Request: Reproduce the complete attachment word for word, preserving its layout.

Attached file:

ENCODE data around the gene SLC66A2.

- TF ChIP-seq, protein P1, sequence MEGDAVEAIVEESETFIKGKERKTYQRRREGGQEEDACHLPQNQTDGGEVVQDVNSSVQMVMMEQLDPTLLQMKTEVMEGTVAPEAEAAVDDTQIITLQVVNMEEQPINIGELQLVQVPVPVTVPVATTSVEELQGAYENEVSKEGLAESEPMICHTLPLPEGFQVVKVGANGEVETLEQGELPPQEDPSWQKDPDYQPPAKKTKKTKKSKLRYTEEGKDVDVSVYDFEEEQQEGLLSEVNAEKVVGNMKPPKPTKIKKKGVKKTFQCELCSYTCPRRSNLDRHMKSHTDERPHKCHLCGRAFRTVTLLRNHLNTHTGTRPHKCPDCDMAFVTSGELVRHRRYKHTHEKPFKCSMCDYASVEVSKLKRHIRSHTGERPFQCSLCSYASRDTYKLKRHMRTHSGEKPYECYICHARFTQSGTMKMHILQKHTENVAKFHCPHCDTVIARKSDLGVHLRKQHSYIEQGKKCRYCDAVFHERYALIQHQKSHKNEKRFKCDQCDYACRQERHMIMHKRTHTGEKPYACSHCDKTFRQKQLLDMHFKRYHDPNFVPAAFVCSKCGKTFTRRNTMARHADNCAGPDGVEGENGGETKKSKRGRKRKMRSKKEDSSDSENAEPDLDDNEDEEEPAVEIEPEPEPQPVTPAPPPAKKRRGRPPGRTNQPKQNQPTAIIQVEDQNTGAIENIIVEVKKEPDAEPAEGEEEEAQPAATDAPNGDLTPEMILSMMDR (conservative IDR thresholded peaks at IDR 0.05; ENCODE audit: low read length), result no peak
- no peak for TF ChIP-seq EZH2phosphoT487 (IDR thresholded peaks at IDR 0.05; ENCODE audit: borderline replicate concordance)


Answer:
ENCODE data around the gene SLC66A2.

- TF ChIP-seq, protein P1, sequence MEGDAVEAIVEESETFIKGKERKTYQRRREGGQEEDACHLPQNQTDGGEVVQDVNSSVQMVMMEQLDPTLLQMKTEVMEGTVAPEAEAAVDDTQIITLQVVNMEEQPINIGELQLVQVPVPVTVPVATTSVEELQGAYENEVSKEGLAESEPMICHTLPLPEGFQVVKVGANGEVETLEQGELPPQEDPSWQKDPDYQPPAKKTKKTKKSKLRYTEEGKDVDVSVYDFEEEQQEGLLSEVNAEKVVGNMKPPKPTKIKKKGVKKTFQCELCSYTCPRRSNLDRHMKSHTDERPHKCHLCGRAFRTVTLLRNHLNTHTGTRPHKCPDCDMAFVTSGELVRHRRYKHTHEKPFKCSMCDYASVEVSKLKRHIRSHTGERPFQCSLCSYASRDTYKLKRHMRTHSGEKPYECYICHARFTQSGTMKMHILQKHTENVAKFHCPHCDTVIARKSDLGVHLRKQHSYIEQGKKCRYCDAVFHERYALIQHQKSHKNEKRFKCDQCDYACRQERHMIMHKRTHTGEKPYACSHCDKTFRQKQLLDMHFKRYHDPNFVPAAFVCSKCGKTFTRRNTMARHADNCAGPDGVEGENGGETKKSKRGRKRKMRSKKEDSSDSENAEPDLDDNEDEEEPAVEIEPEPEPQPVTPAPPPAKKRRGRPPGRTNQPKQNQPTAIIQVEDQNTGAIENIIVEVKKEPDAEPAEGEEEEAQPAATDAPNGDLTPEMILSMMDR (conservative IDR thresholded peaks at IDR 0.05; ENCODE audit: low read length), result no peak
- no peak for TF ChIP-seq EZH2phosphoT487 (IDR thresholded peaks at IDR 0.05; ENCODE audit: borderline replicate concordance)